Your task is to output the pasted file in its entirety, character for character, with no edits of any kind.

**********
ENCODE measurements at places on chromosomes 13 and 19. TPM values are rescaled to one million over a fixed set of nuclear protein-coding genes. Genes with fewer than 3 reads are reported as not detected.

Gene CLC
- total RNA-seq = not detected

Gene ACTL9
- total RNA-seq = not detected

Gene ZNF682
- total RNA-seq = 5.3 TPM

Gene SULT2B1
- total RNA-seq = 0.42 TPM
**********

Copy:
ENCODE measurements at places on chromosomes 13 and 19. TPM values are rescaled to one million over a fixed set of nuclear protein-coding genes. Genes with fewer than 3 reads are reported as not detected.

Gene CLC
- total RNA-seq = not detected

Gene ACTL9
- total RNA-seq = not detected

Gene ZNF682
- total RNA-seq = 5.3 TPM

Gene SULT2B1
- total RNA-seq = 0.42 TPM